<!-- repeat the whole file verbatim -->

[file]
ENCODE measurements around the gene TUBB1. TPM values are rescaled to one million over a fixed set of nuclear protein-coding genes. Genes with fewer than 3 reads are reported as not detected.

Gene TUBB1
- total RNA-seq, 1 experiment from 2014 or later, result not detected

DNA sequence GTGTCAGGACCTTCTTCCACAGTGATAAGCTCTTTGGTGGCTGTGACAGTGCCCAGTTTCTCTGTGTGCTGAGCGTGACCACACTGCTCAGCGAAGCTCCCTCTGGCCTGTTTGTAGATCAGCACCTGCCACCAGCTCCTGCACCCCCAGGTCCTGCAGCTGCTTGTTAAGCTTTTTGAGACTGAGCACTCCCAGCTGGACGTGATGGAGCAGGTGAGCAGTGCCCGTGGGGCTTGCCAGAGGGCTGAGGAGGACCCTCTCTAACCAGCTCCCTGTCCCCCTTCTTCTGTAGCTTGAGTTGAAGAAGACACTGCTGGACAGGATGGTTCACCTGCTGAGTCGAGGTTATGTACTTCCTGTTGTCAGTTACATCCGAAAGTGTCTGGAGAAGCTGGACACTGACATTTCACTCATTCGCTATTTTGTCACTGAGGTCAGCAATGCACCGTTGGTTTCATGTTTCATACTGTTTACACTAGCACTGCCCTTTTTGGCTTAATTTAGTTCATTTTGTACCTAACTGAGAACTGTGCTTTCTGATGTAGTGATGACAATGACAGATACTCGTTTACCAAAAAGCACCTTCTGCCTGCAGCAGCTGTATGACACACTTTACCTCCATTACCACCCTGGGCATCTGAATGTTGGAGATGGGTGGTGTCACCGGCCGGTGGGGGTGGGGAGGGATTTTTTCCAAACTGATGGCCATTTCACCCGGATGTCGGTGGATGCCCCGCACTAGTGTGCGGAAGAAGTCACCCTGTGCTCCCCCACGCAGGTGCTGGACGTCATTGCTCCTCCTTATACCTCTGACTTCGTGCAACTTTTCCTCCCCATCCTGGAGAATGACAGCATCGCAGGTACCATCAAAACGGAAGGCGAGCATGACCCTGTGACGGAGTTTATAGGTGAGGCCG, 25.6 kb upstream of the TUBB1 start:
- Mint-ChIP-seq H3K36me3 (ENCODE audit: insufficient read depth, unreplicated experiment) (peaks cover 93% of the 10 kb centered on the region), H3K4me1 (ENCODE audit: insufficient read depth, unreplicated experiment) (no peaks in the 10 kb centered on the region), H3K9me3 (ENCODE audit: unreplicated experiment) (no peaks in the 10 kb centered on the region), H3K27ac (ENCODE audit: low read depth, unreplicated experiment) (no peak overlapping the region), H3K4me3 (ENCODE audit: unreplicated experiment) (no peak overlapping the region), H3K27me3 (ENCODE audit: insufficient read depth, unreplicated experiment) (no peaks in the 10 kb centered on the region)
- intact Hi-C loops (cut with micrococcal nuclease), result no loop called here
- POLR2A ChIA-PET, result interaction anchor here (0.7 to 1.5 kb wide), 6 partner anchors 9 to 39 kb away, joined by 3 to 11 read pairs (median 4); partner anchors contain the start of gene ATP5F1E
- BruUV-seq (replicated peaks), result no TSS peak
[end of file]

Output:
ENCODE measurements around the gene TUBB1. TPM values are rescaled to one million over a fixed set of nuclear protein-coding genes. Genes with fewer than 3 reads are reported as not detected.

Gene TUBB1
- total RNA-seq, 1 experiment from 2014 or later, result not detected

DNA sequence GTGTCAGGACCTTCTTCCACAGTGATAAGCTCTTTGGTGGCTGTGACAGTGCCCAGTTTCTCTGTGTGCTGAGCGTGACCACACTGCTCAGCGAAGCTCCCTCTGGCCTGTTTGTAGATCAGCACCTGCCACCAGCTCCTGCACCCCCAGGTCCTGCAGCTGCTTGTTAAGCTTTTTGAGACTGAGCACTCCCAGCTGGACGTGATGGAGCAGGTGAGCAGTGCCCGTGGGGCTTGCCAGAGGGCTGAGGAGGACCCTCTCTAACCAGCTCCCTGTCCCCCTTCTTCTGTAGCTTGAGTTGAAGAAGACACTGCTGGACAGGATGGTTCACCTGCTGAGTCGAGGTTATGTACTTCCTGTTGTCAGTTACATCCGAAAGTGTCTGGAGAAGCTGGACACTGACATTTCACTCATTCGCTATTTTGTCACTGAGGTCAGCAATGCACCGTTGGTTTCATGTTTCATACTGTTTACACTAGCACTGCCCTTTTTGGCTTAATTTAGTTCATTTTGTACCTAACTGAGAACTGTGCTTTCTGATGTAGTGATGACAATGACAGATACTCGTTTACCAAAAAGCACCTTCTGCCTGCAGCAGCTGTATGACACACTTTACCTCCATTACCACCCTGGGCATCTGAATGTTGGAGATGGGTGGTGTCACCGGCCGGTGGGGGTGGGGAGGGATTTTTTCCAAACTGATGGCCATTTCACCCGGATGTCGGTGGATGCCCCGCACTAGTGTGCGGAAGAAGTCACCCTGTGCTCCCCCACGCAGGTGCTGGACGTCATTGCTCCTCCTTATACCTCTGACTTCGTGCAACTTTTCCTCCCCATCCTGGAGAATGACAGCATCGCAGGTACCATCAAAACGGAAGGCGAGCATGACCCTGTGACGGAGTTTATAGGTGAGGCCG, 25.6 kb upstream of the TUBB1 start:
- Mint-ChIP-seq H3K36me3 (ENCODE audit: insufficient read depth, unreplicated experiment) (peaks cover 93% of the 10 kb centered on the region), H3K4me1 (ENCODE audit: insufficient read depth, unreplicated experiment) (no peaks in the 10 kb centered on the region), H3K9me3 (ENCODE audit: unreplicated experiment) (no peaks in the 10 kb centered on the region), H3K27ac (ENCODE audit: low read depth, unreplicated experiment) (no peak overlapping the region), H3K4me3 (ENCODE audit: unreplicated experiment) (no peak overlapping the region), H3K27me3 (ENCODE audit: insufficient read depth, unreplicated experiment) (no peaks in the 10 kb centered on the region)
- intact Hi-C loops (cut with micrococcal nuclease), result no loop called here
- POLR2A ChIA-PET, result interaction anchor here (0.7 to 1.5 kb wide), 6 partner anchors 9 to 39 kb away, joined by 3 to 11 read pairs (median 4); partner anchors contain the start of gene ATP5F1E
- BruUV-seq (replicated peaks), result no TSS peak